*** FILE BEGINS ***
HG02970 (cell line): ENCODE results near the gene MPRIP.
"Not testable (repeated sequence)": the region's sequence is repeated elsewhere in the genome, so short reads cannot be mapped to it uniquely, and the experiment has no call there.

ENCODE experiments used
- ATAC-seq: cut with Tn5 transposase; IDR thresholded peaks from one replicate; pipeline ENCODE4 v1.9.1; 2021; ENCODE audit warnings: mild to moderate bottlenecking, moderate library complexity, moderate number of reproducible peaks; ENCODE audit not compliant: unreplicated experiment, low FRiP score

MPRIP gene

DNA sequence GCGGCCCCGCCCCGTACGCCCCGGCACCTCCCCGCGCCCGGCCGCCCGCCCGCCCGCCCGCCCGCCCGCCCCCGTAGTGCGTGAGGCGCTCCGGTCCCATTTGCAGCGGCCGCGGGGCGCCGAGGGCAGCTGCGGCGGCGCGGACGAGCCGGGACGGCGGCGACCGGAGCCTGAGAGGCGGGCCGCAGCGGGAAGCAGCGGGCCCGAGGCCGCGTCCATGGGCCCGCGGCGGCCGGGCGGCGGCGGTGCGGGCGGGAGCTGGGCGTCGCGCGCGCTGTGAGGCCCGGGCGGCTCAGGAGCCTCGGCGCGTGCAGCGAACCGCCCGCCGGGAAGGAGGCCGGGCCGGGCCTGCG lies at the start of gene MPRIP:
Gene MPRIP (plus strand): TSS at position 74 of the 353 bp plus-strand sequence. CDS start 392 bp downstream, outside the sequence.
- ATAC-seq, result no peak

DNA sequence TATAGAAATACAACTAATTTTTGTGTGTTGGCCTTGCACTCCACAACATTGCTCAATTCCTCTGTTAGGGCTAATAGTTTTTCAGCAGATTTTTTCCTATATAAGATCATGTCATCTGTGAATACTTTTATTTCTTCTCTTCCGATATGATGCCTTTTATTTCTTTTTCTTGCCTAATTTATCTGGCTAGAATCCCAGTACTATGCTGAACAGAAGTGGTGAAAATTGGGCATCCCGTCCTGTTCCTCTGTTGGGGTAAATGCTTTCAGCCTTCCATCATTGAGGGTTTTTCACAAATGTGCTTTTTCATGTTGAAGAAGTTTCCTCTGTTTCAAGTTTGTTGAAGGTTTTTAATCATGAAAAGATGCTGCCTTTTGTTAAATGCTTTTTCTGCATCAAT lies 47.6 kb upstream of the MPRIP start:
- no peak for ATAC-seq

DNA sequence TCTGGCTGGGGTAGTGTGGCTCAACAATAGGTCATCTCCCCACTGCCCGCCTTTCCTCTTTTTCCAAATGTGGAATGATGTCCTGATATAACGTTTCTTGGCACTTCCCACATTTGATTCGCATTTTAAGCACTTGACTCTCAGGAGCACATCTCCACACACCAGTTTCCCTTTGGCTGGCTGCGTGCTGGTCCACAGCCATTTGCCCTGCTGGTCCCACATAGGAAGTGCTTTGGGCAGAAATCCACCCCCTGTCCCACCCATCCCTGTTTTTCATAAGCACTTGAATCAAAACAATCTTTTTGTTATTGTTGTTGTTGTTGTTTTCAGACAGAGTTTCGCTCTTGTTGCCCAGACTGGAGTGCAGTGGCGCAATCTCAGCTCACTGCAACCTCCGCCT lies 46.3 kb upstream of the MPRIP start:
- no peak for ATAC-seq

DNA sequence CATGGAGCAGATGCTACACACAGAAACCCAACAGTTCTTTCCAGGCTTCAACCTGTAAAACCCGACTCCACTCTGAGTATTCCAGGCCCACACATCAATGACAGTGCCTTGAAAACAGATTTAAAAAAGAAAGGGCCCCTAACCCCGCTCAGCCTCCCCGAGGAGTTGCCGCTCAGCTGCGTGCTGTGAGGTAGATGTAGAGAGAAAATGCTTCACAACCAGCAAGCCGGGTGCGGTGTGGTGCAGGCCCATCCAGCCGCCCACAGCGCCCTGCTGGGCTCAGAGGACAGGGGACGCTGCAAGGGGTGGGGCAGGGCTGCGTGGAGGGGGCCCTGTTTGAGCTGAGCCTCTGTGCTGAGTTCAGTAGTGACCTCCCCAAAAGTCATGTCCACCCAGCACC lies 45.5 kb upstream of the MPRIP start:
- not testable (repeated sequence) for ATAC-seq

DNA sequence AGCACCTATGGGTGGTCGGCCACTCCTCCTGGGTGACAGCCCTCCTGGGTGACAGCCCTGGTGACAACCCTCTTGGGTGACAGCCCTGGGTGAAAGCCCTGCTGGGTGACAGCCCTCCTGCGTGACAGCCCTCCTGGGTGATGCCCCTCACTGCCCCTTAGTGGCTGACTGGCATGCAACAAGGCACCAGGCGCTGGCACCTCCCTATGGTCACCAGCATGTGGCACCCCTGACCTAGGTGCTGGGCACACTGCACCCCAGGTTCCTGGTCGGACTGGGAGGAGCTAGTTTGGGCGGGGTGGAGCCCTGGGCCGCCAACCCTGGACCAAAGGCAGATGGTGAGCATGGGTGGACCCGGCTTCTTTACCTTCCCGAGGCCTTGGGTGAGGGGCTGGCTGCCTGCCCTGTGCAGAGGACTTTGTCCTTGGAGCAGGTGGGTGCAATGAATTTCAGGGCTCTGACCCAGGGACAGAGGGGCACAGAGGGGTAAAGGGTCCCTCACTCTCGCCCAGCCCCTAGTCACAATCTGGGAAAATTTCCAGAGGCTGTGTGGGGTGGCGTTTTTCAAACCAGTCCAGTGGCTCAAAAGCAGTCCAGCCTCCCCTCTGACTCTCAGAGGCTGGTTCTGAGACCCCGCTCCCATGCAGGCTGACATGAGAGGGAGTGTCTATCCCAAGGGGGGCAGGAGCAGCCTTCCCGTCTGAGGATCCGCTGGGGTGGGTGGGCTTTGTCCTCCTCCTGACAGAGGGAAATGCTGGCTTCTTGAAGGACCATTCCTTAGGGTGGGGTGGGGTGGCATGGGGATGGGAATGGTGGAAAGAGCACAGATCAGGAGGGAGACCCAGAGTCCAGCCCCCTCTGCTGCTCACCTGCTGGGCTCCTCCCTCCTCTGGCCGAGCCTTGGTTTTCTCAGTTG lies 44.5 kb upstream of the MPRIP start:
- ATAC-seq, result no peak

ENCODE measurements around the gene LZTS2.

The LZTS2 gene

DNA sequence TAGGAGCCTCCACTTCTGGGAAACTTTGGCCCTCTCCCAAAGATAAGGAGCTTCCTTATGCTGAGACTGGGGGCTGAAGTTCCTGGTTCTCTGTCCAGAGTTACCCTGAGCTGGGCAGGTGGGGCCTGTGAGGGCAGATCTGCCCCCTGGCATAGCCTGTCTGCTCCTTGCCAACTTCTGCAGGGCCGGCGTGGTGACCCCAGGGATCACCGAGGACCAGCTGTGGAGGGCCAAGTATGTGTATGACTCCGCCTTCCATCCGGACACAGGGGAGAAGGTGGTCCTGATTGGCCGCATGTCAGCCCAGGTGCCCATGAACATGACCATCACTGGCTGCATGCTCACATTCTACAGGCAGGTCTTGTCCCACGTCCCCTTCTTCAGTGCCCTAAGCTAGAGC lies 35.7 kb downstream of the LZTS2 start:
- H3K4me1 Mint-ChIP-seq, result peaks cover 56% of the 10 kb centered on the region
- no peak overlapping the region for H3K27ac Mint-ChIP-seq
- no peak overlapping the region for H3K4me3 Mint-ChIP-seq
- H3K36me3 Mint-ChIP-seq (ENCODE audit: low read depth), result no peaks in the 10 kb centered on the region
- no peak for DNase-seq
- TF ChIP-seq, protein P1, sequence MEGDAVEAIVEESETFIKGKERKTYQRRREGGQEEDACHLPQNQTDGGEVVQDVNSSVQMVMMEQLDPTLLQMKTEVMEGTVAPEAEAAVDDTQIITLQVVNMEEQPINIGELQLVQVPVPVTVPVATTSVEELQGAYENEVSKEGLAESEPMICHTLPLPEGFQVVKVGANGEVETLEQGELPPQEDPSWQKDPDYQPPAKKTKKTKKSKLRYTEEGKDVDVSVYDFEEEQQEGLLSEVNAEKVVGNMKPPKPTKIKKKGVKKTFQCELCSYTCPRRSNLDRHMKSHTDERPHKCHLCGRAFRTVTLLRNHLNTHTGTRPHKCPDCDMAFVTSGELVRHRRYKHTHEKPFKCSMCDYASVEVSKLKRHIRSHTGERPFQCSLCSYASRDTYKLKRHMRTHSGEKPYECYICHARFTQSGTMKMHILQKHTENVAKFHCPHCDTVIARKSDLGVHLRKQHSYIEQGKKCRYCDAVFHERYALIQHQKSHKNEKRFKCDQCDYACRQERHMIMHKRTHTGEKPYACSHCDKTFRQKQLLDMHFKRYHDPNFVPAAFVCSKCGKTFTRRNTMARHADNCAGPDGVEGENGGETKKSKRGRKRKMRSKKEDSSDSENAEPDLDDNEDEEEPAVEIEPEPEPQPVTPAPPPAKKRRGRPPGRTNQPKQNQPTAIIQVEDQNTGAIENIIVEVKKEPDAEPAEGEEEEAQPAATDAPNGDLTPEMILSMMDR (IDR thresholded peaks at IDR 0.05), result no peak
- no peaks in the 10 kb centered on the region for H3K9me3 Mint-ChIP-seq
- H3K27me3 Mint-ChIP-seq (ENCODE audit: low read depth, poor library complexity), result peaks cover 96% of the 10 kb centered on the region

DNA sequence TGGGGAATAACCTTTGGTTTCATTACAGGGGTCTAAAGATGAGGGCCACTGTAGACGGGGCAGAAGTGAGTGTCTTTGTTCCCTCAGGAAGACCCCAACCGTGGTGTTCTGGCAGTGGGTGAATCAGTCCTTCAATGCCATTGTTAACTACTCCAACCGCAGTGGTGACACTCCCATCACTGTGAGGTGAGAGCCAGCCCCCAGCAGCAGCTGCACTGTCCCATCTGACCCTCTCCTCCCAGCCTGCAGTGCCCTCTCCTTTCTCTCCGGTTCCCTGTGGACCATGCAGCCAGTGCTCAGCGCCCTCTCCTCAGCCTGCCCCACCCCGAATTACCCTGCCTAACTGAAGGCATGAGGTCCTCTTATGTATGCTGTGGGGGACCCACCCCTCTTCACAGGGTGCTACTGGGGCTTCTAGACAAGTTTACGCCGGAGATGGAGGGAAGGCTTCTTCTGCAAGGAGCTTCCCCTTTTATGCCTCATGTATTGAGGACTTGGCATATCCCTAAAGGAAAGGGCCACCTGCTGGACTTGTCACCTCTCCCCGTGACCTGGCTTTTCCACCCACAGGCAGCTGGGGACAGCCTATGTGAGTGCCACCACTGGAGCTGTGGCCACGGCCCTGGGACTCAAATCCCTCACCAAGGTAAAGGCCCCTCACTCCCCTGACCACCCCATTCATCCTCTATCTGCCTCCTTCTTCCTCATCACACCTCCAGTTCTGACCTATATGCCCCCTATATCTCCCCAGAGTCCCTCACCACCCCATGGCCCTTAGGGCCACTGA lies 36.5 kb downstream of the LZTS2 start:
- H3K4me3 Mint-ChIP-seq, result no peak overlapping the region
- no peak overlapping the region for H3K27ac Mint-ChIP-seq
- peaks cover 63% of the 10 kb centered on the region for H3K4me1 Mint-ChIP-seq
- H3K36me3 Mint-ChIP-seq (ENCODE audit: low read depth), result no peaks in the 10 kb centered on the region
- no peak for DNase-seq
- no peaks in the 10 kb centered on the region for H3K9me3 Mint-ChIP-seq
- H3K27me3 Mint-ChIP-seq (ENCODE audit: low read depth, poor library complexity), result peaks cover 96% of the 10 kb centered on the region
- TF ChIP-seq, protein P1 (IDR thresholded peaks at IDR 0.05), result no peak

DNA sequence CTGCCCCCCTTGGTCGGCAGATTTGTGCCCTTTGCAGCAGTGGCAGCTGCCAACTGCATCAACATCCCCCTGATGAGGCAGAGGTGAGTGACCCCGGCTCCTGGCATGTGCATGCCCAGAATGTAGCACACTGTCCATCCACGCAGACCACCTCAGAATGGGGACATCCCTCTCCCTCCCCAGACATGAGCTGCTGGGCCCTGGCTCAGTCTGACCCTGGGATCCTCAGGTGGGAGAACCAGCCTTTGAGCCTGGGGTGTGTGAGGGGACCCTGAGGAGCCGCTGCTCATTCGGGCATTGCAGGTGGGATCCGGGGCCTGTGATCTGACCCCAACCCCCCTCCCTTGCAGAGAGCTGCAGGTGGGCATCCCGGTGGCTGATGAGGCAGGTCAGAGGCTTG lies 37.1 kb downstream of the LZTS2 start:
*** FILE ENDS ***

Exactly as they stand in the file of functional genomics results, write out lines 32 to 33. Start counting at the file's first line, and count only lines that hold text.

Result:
- H3K36me3 Mint-ChIP-seq (ENCODE audit: low read depth), result no peaks in the 10 kb centered on the region
- no peak for DNase-seq